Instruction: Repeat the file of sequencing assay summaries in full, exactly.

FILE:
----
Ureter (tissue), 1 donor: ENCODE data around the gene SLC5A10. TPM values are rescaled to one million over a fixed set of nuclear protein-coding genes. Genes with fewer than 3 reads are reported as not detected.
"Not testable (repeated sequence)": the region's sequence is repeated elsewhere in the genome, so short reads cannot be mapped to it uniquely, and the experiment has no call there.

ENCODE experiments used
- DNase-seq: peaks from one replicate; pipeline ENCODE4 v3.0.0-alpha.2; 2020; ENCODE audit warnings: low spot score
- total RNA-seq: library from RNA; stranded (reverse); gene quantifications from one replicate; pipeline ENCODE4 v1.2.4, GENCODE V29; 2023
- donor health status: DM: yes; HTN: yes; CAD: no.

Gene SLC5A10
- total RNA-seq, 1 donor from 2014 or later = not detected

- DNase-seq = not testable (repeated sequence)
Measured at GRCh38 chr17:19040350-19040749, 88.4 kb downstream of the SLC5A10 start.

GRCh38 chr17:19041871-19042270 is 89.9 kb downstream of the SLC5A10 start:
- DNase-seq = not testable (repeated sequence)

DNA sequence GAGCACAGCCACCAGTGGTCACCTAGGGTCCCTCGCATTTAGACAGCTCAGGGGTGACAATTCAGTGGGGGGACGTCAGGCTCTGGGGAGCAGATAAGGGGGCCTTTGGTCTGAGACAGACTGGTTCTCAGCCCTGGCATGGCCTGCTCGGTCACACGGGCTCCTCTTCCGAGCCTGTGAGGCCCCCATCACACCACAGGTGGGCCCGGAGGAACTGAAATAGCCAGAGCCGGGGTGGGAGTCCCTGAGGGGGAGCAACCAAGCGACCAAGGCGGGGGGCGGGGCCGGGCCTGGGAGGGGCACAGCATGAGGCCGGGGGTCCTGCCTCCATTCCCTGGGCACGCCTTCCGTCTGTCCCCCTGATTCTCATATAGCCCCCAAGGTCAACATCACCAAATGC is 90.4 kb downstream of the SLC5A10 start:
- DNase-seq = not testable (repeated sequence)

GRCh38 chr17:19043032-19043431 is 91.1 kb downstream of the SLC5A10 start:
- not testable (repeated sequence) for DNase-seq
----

Ureter (tissue), 1 donor: ENCODE data around the gene SLC5A10. TPM values are rescaled to one million over a fixed set of nuclear protein-coding genes. Genes with fewer than 3 reads are reported as not detected.
"Not testable (repeated sequence)": the region's sequence is repeated elsewhere in the genome, so short reads cannot be mapped to it uniquely, and the experiment has no call there.

ENCODE experiments used
- DNase-seq: peaks from one replicate; pipeline ENCODE4 v3.0.0-alpha.2; 2020; ENCODE audit warnings: low spot score
- total RNA-seq: library from RNA; stranded (reverse); gene quantifications from one replicate; pipeline ENCODE4 v1.2.4, GENCODE V29; 2023
- donor health status: DM: yes; HTN: yes; CAD: no.

Gene SLC5A10
- total RNA-seq, 1 donor from 2014 or later = not detected

- DNase-seq = not testable (repeated sequence)
Measured at GRCh38 chr17:19040350-19040749, 88.4 kb downstream of the SLC5A10 start.

GRCh38 chr17:19041871-19042270 is 89.9 kb downstream of the SLC5A10 start:
- DNase-seq = not testable (repeated sequence)

DNA sequence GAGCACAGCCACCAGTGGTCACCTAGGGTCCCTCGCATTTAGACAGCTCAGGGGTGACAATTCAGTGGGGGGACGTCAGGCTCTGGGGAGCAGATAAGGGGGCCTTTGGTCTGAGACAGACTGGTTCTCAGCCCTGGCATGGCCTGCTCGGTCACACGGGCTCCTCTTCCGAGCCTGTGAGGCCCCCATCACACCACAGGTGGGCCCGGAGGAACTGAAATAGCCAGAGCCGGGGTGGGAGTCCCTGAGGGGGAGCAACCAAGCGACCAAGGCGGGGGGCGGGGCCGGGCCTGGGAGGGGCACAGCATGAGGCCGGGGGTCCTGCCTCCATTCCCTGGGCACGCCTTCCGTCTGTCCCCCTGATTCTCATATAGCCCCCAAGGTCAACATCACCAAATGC is 90.4 kb downstream of the SLC5A10 start:
- DNase-seq = not testable (repeated sequence)

GRCh38 chr17:19043032-19043431 is 91.1 kb downstream of the SLC5A10 start:
- not testable (repeated sequence) for DNase-seq